Guest Viewpoint

(Maisie Plew/Emerald)

This piece reflects the views of the UO's Black Student Task Force, and not those of Emerald Media Group. It has been edited by the Emerald for grammar and style. Send your columns or submissions about our content or campus issues to [email protected]

Dear UO Community and Board of Trustees,

By now, you have had an opportunity to read University of Oregon President Michael H. Schill’s decision to name the forthcoming Black Cultural Center after UO alumna, advisor and activist Lyllye Reynolds-Parker.

We are thrilled to hear that President Schill has decided to support Mrs. Parker’s nomination for the naming of the Black Cultural Center. Mrs. Parker has had, and continues to have a profound effect on the University of Oregon and the entire state of Oregon's Black community. She is the epitome of resilience and perseverance; Mrs. Parker is an example that all things are possible. 

In a time when many campuses around the country are at divergence of historical legacies of building namesakes and are being torn over denaming of buildings, our University, led by President Schill, has created a powerful example of how to create new legacies that can stand the test of time by naming the BCC after Mrs. Parker, an individual who has advocated for Black students in every aspect of her life.

We thank President Schill the countless alumni, current students, and professors for supporting Mrs. Parker’s nomination. We also thank the Associated Students of the University of Oregon President Sabinna Estephania Pierre, the 2018-19 Umoja Black Scholars, the Black Student Union, Black Law Students Association, and African Students Association for their letters of support. Their support is a prime example of a united Black student community on our campus.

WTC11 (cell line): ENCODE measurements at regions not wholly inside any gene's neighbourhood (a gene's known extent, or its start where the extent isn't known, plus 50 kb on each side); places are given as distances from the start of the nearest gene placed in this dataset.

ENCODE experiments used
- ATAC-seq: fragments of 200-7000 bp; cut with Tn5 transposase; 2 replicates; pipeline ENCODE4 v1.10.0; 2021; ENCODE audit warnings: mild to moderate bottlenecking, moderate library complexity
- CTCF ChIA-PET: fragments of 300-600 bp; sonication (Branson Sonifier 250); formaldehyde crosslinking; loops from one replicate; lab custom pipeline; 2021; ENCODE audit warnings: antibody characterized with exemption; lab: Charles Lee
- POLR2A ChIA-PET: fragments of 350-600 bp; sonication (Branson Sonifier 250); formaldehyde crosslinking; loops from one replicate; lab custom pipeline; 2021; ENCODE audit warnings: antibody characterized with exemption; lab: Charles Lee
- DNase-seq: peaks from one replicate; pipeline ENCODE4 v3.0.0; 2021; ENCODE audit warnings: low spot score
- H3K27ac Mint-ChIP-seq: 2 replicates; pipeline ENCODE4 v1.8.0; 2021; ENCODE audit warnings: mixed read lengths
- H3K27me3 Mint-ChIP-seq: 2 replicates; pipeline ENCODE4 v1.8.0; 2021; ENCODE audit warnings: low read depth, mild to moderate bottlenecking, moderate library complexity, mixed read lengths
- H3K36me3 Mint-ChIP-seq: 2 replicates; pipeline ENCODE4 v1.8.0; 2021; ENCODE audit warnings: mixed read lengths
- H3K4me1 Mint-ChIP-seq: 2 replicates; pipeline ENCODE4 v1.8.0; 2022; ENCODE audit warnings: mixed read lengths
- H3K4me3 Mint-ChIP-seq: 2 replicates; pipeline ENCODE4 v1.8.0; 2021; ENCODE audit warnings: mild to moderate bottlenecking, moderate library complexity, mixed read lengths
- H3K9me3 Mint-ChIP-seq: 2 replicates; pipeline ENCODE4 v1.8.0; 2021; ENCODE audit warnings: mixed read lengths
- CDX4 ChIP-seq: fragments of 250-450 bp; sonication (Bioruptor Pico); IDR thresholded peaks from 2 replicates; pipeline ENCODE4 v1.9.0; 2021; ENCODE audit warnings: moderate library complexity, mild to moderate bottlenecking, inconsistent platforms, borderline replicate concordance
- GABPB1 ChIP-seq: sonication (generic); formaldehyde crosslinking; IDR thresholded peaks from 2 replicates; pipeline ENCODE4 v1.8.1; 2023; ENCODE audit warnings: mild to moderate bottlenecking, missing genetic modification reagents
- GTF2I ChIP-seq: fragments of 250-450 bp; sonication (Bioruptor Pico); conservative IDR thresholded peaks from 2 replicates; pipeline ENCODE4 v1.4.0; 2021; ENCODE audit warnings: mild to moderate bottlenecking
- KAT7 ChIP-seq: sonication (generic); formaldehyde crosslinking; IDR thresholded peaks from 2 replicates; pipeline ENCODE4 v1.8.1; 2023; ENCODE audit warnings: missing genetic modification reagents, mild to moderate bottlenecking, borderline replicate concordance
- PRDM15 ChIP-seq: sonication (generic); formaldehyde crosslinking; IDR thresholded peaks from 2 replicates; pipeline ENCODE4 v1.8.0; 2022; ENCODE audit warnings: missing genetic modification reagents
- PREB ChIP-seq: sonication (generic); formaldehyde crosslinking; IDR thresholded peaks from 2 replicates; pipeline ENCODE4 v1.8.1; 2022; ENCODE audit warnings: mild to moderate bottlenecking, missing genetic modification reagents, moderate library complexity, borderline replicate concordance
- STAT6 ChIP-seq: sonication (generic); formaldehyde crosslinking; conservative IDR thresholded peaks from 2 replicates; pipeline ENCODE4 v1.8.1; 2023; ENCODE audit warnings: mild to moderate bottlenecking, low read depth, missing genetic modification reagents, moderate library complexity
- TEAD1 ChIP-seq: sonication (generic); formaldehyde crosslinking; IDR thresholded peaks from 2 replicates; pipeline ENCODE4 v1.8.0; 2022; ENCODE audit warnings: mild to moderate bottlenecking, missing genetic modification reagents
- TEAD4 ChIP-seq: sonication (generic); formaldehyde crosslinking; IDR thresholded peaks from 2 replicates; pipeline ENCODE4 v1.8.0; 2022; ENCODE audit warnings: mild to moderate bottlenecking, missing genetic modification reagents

And of course, most importantly, we thank Mrs. Parker for her lifetime of service and continued impact on Black student success at the University of Oregon. Mrs. Parker is one of the most important individuals to ever step afoot on the University of Oregon Campus. It is fitting that the BCC should bear Mrs. Parker’s name. We congratulate her on this well-deserved honor. 

We urge the Board of Trustees to heed President Schill’s recommendation and formally make the naming of the BCC after Mrs. Lyllye Reynolds-Parker official.

If an individual with such a proverbial heart of gold, towering intellect, and prodigious capacity for compassion is not easily selected for this honor, we are afraid no one could be.


University of Oregon Black Student Task Force